So what does forgiveness mean you are committing to do with your hurt, fears, other emotions and imagination? The last section covered the interpersonal commitments of forgiveness and explains how forgiveness was designed to restore relationships after moral offenses. But what about the personal well-being and peace of mind of the forgiver, doesn’t forgiveness have benefits for the forgiver as well?
Yes, it does. No, it’s not necessarily selfish to ask. However, if we demand the benefits of forgiveness before we take the risk of forgiveness, we become trapped at the crucial point. In effect, we would be demanding to see the fireworks before we light the fuse. All of that to say, if you want this section to “convince you” to forgive, you will most likely be disappointed. But if you want to understand how forgiveness positively impacts your emotions (even in difficult cases), then you should find encouragement in this section.
In the section below we will trace the seven phase journey of forgiveness that is traveled by the one forgiving.
1. The context of forgiveness is always hurt. Forgiveness never begins as a pleasant experience. The emotions of pre-forgiveness are always raw. We never think this is a “good time” for us to need to forgive. The person we need to forgive is always the person who just sinned against us. We should never minimize the painful context in which forgiveness is granted.
2. Hurt is an experience that does not remove itself. Time does not heal moral offenses. If time heals an offense, then it was likely not one that merited forgiveness. We begin to feel trapped in the emotional bind; either we will forgive (which is “not fair”) or we will continually carry the weight of bitterness and mistrust. It feels like life is taking the side of our offender.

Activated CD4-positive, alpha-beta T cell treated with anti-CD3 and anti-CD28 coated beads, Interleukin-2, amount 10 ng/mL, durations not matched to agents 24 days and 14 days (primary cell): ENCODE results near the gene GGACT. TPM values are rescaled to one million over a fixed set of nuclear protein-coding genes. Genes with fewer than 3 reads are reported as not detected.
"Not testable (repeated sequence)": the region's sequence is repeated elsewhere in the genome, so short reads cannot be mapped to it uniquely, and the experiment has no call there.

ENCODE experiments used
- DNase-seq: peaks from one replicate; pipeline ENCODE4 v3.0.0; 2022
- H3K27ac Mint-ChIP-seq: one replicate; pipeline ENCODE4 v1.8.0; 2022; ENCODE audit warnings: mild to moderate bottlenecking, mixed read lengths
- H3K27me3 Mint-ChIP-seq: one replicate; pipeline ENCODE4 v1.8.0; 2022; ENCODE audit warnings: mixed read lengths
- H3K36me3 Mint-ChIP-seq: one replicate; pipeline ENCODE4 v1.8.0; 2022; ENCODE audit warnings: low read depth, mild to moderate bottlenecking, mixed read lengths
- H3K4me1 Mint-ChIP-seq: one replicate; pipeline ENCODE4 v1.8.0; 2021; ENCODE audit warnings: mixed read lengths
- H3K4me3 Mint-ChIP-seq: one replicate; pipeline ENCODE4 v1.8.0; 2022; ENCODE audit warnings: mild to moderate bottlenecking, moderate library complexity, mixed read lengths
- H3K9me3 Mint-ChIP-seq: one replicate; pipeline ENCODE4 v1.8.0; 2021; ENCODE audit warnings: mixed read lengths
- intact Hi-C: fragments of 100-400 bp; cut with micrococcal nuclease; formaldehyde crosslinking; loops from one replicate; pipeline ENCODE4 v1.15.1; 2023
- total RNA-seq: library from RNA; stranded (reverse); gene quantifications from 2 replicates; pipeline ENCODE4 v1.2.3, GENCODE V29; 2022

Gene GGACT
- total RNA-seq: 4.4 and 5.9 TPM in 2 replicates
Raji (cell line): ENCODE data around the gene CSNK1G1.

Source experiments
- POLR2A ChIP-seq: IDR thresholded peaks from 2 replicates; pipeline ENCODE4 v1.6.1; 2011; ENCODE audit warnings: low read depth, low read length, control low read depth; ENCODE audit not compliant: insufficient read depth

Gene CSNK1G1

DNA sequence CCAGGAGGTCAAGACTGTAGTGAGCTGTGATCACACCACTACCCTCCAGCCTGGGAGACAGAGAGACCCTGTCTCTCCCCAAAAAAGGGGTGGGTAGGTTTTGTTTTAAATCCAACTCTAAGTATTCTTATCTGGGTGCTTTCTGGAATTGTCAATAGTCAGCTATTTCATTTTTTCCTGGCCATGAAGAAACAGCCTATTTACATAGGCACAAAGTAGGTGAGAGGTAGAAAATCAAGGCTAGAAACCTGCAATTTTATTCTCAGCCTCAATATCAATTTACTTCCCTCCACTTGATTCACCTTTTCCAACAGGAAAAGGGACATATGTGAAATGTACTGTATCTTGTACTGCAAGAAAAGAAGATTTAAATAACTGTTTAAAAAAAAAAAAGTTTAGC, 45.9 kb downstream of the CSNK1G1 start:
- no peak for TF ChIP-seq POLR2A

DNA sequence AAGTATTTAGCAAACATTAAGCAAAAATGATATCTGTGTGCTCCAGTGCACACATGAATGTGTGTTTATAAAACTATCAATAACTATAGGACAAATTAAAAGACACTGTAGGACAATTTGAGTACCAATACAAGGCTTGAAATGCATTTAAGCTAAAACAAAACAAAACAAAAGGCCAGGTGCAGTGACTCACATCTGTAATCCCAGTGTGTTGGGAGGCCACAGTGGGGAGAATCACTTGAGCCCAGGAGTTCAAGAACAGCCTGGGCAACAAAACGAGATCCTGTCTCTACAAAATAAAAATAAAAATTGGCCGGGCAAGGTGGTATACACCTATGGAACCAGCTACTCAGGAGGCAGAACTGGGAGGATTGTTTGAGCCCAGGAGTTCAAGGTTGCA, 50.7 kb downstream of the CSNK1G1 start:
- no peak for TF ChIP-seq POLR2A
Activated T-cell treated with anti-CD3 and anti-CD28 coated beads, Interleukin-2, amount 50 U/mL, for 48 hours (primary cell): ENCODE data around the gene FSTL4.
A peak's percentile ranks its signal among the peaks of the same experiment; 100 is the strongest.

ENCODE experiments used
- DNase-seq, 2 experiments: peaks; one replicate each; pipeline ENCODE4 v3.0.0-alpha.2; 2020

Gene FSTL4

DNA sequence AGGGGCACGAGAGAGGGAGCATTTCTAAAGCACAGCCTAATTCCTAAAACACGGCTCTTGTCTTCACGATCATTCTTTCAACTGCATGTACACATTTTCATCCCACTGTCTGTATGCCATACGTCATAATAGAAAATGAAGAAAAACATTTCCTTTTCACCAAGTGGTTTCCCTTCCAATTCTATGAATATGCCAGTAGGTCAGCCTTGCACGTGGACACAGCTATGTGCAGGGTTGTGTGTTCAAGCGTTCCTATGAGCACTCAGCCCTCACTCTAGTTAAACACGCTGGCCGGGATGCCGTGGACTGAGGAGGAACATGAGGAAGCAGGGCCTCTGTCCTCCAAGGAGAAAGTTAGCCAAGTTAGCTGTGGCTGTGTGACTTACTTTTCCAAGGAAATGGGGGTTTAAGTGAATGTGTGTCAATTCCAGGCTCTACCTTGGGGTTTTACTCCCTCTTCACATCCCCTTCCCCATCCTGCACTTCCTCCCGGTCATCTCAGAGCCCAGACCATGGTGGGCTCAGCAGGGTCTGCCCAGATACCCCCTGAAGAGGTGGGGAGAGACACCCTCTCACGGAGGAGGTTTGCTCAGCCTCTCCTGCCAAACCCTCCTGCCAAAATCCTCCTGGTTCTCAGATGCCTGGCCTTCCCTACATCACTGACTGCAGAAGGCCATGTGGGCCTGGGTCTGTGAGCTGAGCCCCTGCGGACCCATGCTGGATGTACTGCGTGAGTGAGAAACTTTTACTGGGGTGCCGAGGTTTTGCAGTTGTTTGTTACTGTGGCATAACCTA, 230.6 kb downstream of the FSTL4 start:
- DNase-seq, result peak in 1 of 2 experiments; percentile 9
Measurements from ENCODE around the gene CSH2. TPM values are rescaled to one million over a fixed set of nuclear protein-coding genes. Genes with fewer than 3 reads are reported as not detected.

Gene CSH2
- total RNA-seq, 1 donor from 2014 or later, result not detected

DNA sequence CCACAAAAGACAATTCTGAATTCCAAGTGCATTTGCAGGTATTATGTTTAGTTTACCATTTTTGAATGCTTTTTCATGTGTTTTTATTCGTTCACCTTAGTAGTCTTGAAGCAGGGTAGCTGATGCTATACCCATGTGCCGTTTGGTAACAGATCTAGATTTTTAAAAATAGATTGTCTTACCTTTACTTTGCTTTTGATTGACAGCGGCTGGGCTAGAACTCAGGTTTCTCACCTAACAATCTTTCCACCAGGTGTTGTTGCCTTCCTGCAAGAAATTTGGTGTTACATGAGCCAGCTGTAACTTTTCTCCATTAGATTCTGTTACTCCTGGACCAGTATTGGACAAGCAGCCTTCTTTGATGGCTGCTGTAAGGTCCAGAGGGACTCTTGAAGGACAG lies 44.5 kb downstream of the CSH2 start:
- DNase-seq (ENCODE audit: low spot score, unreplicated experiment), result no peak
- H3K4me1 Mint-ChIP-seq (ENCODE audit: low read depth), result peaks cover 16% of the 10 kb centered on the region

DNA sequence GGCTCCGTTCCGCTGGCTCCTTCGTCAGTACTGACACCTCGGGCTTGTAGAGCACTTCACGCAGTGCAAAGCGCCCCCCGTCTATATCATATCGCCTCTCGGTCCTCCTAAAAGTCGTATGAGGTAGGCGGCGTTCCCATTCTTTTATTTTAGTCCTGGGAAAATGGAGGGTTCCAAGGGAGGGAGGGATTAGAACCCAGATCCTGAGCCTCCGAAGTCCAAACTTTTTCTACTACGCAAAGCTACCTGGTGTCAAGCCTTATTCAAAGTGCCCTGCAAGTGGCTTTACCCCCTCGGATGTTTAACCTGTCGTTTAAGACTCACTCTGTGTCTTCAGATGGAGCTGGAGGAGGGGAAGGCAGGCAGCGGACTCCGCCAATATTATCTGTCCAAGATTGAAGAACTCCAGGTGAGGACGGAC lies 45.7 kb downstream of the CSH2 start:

“Bad things tend to happen when you give offenses time to marinate in your heart (p. 158).” Paul Tripp in What Did You Expect?
3. Justice does not erase history (or emotion). Neither consequences nor punishment provide the relief that we hope they would. Our offender loses the benefit of his/her offense and may learn valuable lessons, but these do not provide restitution to us. Even if we are rightfully given something as compensation for the offense, its value either seems to trifle the offense or come across as penance. Justice doesn’t satisfy.
4. Repentance does not erase history (some emotion). Repentance is much better than justice at resolving the emotional pain of an offense. It now feels like apples are being traded for apples; prideful, self-centered response of sin for humbled, other-minded response of confession. But there is no sense of guarantee or control that would provide assurance that future pain could be avoided, so some emotional turmoil remains.
5. Forgiveness means something must die. We begin to realize exactly how devastating sin really is. Nothing short of death will stop it. Without being overly dramatic, we clearly see that something will die—love, trust, hope, a dream, dignity, respect… or Christ in their/our place. The only way to escape this maze of moral offense without losing someone or something we love is with a substitute.
6. We chose who/what to send to the cross. We begin to realize that the words “I forgive you” can be translated, “I apply Christ to your account. His death satisfies what your offense deserves in a way nothing else can… even my anger or revenge. I see in our relationship a picture of my attempt to be reconciled to God. My actions created a hopeless situation until Christ took my place so in our relationship I will allow Him to take your place.”
7. We are reminded of peace greater than our pain. In this memory, we find that forgiveness is not an action or a choice, but a dramatization or re-enactment of the gospel. As we experience the gospel in the emotional freshness (bad and good) of this experience, we are reminded of our journey from death to life (Eph. 2:1-10). We get another taste of hopelessness turned to victory and we remember (because life had distracted us) that our ultimate security and emotional safety is in Christ, not circumstances. This fresh realization places the offense back in its appropriate perspective; without minimizing the offense, it is swallowed up in the greatness of the gospel.
At this point in the chapter it should become clear that forgiveness does not add to anything that wisdom would not already advise if such an offer of grace from God were real. Our hesitancy to forgive (when we rightly understand what forgiveness means) is not a resistance to dangerous folly, but a doubt in or minimizing of God’s abundant grace to us.
Bitterness is a form of meditation, but on hurt instead of the gospel. When we allow the hurts of our spouse to walk us through the journey of processing the emotions associated with forgiveness, then “the meditations of our hearts” (Psalm 19:14) center on the gospel and point us to hope instead of doubt or dissatisfaction.
This resource was taken from the “Creating a Gospel-Centered Marriage: Communication” seminar.